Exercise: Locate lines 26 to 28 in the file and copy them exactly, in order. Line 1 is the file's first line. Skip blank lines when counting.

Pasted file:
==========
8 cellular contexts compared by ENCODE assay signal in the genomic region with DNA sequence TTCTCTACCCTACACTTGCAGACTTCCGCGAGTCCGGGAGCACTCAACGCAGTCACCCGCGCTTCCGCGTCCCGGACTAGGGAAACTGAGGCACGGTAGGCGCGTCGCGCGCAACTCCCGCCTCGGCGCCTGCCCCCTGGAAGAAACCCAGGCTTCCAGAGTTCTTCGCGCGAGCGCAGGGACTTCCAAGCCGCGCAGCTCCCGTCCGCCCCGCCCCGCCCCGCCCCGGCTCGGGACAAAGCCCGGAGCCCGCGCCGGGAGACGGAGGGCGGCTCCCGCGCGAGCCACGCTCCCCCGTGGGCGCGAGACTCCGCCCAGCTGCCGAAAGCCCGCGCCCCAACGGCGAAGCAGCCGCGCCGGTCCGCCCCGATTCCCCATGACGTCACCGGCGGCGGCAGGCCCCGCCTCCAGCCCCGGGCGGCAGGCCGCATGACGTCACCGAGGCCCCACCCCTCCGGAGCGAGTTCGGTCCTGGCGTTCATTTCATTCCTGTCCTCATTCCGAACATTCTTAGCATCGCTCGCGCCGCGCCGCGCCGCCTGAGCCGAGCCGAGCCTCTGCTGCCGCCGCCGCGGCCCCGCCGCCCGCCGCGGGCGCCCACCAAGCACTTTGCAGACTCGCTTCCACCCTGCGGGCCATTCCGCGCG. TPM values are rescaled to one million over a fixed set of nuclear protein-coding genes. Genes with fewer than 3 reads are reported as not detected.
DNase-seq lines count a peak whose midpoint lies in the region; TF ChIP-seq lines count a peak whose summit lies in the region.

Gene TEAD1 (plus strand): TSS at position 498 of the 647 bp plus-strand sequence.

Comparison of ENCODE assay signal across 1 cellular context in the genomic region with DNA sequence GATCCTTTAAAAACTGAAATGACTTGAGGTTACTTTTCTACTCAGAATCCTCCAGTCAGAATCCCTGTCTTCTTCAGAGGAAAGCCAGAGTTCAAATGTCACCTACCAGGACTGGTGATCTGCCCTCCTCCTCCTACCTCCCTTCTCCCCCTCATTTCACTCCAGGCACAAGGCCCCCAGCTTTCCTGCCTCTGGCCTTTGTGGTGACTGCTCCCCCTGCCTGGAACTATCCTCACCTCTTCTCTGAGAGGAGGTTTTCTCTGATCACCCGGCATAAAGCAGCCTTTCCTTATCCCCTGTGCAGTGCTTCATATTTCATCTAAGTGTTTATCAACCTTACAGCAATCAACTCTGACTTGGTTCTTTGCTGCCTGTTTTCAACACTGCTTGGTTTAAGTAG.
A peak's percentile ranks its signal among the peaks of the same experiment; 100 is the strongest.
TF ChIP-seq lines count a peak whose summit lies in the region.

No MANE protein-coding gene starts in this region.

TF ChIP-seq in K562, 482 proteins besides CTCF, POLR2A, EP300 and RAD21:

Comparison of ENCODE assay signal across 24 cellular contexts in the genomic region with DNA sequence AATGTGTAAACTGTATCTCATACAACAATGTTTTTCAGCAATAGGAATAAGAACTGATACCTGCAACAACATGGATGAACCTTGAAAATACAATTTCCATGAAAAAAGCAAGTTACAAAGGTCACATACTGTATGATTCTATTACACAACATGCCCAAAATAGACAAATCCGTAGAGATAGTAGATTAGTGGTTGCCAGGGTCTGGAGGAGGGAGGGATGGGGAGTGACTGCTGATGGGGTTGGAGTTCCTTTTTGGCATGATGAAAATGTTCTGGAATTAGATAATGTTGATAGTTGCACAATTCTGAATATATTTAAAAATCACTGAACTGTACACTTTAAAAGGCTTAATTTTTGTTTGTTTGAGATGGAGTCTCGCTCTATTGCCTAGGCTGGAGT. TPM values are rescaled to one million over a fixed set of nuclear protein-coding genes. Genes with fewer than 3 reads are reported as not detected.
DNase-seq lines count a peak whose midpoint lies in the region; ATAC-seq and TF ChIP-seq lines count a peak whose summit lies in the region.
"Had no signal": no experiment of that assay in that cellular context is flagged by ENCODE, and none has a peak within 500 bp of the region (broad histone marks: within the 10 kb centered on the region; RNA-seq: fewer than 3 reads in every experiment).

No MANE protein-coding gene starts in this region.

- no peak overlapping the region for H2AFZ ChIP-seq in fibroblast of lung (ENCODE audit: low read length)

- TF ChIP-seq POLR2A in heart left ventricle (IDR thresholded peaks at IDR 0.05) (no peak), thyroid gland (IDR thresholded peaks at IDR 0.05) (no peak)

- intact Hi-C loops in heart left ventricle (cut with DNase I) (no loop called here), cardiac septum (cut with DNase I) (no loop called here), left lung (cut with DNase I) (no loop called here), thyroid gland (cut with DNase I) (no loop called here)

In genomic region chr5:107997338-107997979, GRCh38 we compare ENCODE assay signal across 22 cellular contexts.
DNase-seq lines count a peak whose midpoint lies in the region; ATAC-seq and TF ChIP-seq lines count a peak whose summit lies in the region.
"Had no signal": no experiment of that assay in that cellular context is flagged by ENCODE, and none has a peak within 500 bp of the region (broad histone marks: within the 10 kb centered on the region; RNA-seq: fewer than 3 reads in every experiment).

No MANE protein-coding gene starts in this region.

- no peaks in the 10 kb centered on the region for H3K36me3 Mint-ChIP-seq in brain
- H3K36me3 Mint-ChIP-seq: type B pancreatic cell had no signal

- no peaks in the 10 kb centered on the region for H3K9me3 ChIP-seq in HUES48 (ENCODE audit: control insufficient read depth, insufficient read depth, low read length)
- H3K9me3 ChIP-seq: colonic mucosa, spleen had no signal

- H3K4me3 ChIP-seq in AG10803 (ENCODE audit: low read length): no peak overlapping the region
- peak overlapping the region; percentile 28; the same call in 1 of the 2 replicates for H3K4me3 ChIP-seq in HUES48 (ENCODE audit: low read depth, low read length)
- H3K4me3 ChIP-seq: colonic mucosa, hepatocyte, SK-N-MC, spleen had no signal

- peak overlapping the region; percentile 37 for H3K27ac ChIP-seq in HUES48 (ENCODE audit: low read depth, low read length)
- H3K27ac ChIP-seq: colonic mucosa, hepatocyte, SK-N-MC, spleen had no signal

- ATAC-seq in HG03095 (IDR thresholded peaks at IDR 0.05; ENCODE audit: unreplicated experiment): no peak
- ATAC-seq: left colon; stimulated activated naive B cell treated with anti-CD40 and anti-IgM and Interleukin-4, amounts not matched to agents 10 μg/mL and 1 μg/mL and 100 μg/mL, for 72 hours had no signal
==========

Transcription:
- H3K4me3 ChIP-seq: colonic mucosa, hepatocyte, SK-N-MC, spleen had no signal

- peak overlapping the region; percentile 37 for H3K27ac ChIP-seq in HUES48 (ENCODE audit: low read depth, low read length)
- H3K27ac ChIP-seq: colonic mucosa, hepatocyte, SK-N-MC, spleen had no signal